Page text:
But my favorite

Christmas song is from the Peanuts Christmas Special from when I was a kid:


Ginger’s Picks:

The Christmas Song, Nat King Cole.

If you don’t love this one, I have a hard time believing that you have a pulse!


Hallelujah, Pentatonix.

Okay, so this isn’t really a true Christmas song, but I love it anyhow!


Shaun Pick’s:

“Christmas Canon,” Trans-Siberian Orchestra


Long December, Counting Crows


Winter Winds, Mumford Sons


Sweater Weather – The Neighborhood


Run-Rudolph-Run, Chuck Berry


Anna’s Picks:

Skating, Vince Guaraldi Trio


Christmas in Jail, the Youngsters


Frosty the Snowman, Harry Connick Jr.


Matt’s Picks:

I’ll second Chad’s pick of the Bing Crosby/David Bowie duet. But I don’t think it’s awkward. I think their voices and the two songs blend well together. And I still vividly remember seeing it for the first time back in high school.


Little Drummer Boy – Bob Seger. I just think this is a great Christmas song/message, and I love Bob Seger’s version.


Children Go Where I Send Thee – Natalie Merchant. I think this one has a great groove, and Natalie Merchant is from Western New York so that’s a plus:-


Christmas in Hollis – Run DMC. Reminds me of when the kids were little, we would play music and have them dance at night to tire them out for bed. At Christmas time, this was a favorite for that purpose.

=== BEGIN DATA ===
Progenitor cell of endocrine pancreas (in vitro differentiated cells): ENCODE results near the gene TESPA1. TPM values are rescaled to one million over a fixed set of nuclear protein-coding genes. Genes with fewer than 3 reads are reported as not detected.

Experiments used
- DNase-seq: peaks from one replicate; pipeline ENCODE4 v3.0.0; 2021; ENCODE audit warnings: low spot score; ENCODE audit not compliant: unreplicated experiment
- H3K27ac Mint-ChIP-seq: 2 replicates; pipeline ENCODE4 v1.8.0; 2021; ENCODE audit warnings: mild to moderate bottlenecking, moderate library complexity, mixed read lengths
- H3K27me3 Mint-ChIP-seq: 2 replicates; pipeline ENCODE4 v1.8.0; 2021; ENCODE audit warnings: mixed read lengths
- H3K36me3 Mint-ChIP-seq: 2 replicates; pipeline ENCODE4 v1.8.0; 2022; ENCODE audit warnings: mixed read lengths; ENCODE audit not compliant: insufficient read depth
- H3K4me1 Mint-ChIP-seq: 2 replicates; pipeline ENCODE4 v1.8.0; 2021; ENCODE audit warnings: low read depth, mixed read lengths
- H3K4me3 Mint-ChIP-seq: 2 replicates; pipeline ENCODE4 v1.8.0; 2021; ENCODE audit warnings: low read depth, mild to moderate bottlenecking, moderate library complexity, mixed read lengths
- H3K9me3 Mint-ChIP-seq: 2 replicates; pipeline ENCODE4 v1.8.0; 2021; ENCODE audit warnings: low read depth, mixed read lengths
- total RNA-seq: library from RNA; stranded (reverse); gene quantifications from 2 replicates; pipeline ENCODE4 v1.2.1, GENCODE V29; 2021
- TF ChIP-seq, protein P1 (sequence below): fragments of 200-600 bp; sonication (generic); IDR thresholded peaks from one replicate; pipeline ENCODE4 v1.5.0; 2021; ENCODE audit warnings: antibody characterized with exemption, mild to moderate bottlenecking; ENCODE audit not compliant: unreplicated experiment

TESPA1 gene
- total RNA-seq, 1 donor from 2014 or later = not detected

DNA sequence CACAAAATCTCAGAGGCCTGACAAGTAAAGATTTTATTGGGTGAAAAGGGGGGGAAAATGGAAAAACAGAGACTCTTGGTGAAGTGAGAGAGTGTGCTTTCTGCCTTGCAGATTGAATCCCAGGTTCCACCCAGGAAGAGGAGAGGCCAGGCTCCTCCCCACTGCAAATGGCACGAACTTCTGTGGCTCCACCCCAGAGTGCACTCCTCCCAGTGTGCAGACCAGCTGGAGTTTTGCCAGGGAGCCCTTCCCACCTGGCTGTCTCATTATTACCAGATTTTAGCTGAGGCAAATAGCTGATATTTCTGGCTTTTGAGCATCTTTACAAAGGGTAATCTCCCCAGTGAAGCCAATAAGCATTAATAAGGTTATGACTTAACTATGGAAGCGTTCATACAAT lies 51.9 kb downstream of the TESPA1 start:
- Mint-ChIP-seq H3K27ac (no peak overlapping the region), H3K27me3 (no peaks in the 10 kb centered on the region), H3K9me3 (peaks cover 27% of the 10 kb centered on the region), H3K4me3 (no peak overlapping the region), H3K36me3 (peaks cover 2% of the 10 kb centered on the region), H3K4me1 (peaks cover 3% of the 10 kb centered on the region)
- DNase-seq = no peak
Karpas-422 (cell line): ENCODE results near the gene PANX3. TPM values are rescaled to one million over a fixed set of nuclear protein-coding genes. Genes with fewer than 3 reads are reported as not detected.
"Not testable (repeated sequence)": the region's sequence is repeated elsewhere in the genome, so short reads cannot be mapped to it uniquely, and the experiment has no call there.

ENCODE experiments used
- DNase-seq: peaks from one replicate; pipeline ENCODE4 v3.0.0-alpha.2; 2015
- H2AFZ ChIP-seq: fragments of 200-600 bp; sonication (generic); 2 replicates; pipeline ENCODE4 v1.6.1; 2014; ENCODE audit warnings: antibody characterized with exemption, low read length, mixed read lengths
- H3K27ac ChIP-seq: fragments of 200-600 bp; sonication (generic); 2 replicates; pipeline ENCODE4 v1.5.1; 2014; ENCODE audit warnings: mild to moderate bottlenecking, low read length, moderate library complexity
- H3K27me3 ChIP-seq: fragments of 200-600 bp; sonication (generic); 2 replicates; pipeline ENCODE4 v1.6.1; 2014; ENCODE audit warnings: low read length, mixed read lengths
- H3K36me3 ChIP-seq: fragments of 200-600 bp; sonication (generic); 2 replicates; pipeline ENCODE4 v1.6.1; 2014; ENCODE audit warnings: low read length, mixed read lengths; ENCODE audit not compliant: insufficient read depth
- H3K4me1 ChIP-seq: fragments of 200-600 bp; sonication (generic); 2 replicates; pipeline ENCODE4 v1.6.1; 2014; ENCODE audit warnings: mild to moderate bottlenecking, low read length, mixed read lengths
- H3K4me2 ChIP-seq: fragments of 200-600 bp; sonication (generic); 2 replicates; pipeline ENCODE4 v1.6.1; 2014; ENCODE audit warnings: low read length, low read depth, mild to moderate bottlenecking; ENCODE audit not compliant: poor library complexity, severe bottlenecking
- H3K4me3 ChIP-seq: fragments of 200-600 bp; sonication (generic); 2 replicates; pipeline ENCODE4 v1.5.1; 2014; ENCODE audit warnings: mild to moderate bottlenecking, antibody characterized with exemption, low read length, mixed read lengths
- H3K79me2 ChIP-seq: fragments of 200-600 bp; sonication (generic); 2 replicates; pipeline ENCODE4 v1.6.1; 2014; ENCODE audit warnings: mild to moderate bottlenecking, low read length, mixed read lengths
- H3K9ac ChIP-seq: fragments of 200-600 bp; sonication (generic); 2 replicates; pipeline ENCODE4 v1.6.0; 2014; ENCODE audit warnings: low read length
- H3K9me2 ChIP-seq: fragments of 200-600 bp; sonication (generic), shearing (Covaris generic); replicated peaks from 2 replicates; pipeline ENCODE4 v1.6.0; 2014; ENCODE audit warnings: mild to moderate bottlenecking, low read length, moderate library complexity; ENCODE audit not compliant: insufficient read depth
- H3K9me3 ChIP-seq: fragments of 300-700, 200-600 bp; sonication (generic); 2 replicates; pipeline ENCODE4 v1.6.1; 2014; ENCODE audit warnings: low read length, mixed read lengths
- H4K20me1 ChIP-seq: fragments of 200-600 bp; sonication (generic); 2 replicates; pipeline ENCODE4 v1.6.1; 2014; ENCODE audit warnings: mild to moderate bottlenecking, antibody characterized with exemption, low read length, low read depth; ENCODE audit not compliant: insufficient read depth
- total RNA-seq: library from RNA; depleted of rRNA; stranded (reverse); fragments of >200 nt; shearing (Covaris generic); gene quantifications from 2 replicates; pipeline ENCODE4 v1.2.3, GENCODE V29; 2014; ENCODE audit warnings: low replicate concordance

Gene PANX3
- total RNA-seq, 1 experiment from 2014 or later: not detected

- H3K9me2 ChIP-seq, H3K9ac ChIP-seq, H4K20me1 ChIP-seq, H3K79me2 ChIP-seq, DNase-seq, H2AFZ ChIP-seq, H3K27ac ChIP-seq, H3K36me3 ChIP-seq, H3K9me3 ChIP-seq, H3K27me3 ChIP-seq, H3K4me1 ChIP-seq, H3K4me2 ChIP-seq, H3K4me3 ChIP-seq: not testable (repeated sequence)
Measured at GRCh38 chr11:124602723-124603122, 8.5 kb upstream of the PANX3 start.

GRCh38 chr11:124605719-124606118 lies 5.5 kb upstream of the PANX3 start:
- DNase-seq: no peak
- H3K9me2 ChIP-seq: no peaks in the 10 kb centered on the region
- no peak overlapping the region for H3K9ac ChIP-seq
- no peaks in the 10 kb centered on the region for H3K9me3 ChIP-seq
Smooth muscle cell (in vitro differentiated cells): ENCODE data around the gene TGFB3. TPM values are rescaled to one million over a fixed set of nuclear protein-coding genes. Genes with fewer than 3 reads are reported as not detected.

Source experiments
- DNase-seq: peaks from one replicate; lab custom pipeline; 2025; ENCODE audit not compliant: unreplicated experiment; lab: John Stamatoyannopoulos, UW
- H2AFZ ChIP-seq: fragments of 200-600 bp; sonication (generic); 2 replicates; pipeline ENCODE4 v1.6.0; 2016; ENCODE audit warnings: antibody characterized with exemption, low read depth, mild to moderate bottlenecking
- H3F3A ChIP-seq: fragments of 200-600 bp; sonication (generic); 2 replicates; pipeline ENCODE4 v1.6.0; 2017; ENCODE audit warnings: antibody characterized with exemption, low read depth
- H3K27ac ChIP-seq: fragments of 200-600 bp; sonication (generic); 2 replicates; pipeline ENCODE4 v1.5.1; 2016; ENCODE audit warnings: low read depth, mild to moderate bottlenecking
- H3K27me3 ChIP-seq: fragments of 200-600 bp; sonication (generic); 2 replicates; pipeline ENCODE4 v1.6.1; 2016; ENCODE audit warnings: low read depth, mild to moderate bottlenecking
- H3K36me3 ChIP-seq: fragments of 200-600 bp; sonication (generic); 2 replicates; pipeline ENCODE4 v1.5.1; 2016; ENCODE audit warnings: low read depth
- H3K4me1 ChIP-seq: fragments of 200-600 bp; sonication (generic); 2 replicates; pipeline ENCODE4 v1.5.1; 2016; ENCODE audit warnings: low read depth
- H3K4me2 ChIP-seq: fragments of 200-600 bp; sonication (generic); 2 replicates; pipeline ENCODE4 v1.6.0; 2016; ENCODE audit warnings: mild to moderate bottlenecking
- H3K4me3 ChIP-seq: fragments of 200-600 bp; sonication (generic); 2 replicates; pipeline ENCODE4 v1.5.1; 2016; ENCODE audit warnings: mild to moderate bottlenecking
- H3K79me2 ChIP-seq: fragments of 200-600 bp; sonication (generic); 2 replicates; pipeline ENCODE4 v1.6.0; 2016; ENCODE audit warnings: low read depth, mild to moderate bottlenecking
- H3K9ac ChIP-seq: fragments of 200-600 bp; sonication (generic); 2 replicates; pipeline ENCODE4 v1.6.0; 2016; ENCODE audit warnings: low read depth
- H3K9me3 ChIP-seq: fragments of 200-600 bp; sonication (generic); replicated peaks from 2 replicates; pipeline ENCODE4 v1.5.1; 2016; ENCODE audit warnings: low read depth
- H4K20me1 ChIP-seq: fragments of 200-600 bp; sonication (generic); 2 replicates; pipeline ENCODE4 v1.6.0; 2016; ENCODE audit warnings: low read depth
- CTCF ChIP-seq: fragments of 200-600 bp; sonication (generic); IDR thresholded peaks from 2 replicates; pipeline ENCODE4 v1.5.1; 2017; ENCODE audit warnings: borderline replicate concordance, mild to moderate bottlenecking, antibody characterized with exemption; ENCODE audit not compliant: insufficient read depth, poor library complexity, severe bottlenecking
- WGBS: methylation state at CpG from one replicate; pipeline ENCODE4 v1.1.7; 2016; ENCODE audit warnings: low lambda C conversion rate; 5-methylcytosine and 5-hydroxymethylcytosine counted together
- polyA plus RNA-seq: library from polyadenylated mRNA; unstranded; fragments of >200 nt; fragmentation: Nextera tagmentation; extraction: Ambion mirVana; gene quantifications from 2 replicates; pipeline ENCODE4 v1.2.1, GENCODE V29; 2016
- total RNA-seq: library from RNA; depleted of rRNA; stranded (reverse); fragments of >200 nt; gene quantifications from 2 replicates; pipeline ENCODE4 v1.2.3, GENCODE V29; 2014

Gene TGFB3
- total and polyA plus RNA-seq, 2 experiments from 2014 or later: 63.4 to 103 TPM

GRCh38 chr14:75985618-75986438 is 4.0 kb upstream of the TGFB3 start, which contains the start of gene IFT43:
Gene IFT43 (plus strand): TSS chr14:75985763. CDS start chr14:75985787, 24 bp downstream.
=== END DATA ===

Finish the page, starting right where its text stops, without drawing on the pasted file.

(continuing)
Rachel’s Picks:

My absolute favorite is a toss-up between Kelly Clarkson, Reba McEntire and Trisha Yearwood singing Silent Night and Il Divo’s version of Oh Holy Night. 


Silent Night – Kelly, Reba and Trisha


Oh Holy Night – Il Divo


I have to second Shaun with the Trans-Siberian Orchestra – Christmas Canon – it has always given me the chills when you listen to it on a great sound system!


Little Drummer Boy – Pentatonix – This is a very talented group with all a cappella vocals


Mary, Did You Know – Pentatonix

We’ll dR See you again next year!

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Kelly Farrell

Kelly has a unique talent for uncovering what's special about her clients. It’s her specialty, and the heart of how designRoom approaches branding. Kelly learned design and branding while working in advertising as an Art Director, Designer, and Account Representative for several national/regional brands; Cellular One/Ohio, Northfield Park, National City Bank, and Mr. Hero. Her future, however, included a more passionate approach to the work and more direct engagement with her clients. In 1990 designRoom was born. One room. One designer. And lots of room to grow. Today, under Kelly’s leadership, designRoom is a national, award-winning branding and design firm. With her innate ability to see the right solution and her passion for helping clients reach their goals, Kelly is a fierce brand advocate for behavioral health organizations across the U.S. Her unique approach makes her a sought after national speaker on the importance of branding in behavioral health. Kelly focuses on how branding can unify an organization internally, amplify their unique market position, and help them move in a positive, sustainable direction.